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Nightmare First Home Purchase

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M

moneypit

Guest
Bought first home in Oct. 2000, in Wisconsin. ASHI inspector said basement looked dry, and did not use a moisture meter. He did not check for rotting wood on the exterior. He said to re-grade, to patch the gutters in a few spots, and to paint the west side of the house. The gutters are actually leaking and rusting in many spots and need replacing, and the whole house needs re-caulking on the exterior, mildew removal from the cedar siding, and to be repainted. He neglected to put in his report that the floor behind the powder room toilet was badly warped and stained from tank condensation dripping on it, due to a bad toilet flapper. (House was vacant, and dripping was not occurring when offer was made... but we could see it had once been damaged. After offer was accepted, we came back and found it dripping and had to have realtor ask seller to shut off the water to it). We were not warned about things that can happen as a result of water damage (mold, for instance)The inspector only said "well, it was dripping once but it's all dry now and looks fine.. it's probably ok" or something along that line. I have recently pulled away a strip of molding from behind that toilet and found mildew growing behind it. We are afraid to pull up the floor around it now, for what we might find.

We are finding all kinds of problems and expenses now. Many wood storm window frames are rotting and need repair. Dry rot around the whole base of the front door unit and sidelites... it needs to be replaced also, because the builder failed to caulk around the base where wood meets concrete stoop. The house is 10 years old and had never been stained again since the construction, and we were told recently by a contractor that it looks as if it may not have been primed first. We live on a heavily wooded lot, so moisture is a problem with so much wood. These things were not noted in the inspection and I doubt it only took the 5 months that we owned the home, for rot and mildew to form. The estimates we are getting to have re-grading done start at $2000 and all have said that a drainage swale needs to be constructed since we are built into a hill, and there is improper drainage. A different inspector we hired recently to help address moisture problems tells us there is active seepage in the concrete basement blocks. He says there may be possible drain tile failure from the nature of the stains around the floor line in the basement. There is a strange odor coming from an outlet, in order to investigate it, the drywall needs to be cut away. On the exterior of the house, where the cedar siding on the main body of the house meets the garage roof, a gap was not left between siding and shingles, so the siding is soaking up rain water. We have been told by professionals to have the siding taken off and cut off then put back on. It can't be cut in place or it will cut into the flashing, which has been put behind it. We found a storm window missing, contrary to the disclosure, and had to tape plastic over the window until we found the frame up on the garage rafter. (Inspector missed this also). The tile above the bathtub faucet was caved in and the seller tried to put it back into place with some caulk, but then indicates no previous water damage on the disclosure. (How can they say that when it is clear the tiles are caved in???) There are 16 other obvious contradictions to the disclosure. They even took the smoke detectors after the sale and left the brackets behind.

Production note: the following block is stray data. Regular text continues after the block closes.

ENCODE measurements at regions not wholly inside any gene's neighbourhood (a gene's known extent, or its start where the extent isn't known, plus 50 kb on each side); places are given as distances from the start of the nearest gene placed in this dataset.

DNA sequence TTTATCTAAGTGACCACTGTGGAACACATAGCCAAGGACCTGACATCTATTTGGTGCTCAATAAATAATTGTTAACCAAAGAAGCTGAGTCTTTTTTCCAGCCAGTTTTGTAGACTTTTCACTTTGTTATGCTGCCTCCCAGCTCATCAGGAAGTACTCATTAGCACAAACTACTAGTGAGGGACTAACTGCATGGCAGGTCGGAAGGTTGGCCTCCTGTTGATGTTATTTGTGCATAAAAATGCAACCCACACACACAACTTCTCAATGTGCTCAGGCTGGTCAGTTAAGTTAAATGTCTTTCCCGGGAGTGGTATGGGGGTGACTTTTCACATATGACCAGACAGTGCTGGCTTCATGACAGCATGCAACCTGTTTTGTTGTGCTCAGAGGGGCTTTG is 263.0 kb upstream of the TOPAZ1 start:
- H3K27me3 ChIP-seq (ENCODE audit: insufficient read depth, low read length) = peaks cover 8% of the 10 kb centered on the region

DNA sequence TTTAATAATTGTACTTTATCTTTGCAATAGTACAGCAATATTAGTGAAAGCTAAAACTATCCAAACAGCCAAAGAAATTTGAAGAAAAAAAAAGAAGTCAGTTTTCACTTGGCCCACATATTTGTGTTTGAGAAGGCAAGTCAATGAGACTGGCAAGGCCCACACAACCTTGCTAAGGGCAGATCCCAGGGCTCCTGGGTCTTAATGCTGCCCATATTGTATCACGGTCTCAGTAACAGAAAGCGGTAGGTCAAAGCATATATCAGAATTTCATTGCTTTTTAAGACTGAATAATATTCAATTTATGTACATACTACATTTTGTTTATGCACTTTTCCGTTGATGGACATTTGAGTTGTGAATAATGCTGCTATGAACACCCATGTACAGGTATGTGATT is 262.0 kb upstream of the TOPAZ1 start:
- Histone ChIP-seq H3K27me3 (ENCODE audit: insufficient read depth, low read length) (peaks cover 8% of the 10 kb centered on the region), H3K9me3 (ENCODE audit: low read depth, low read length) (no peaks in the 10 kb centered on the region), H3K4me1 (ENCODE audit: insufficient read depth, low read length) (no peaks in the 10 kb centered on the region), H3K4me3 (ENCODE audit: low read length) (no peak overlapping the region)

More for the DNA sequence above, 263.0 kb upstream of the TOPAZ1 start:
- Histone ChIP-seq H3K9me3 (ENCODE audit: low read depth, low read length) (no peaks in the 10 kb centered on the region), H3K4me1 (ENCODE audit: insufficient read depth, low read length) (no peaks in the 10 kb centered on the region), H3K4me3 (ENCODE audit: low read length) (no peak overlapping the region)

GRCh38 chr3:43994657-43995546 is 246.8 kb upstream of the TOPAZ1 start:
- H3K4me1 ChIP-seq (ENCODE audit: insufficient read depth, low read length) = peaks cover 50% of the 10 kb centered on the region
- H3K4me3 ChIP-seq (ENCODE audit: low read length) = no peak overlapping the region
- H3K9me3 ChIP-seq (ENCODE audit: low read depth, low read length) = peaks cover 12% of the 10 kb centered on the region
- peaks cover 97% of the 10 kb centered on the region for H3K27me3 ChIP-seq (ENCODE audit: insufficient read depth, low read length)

We are getting estimates for the repairs and although we expected to have to fix some things, this is going to cost a fortune and turned our first homebuying experience into an extreme disappointment and a financial nightmare. We talked to an attorney who said that we could possibly have a claim against the seller about the disclosure, but only if we can prove they lied, which he said would be difficult and very expensive. The real estate agent we worked with basically has turned her back on us and says she is sorry but can't do anything. She says she's never heard of a home inspector using a moisture meter. The sump was not working at the time of the sale, and when we asked her if we could have the seller pay for a new one, she shook her head no. When we asked if we could have the seller clean the food off the built in cutting board, she said we shouldn't do that, it would embarass the seller! Later discussions with realtors have of course enlightened us to the fact that we could have negotiated anything.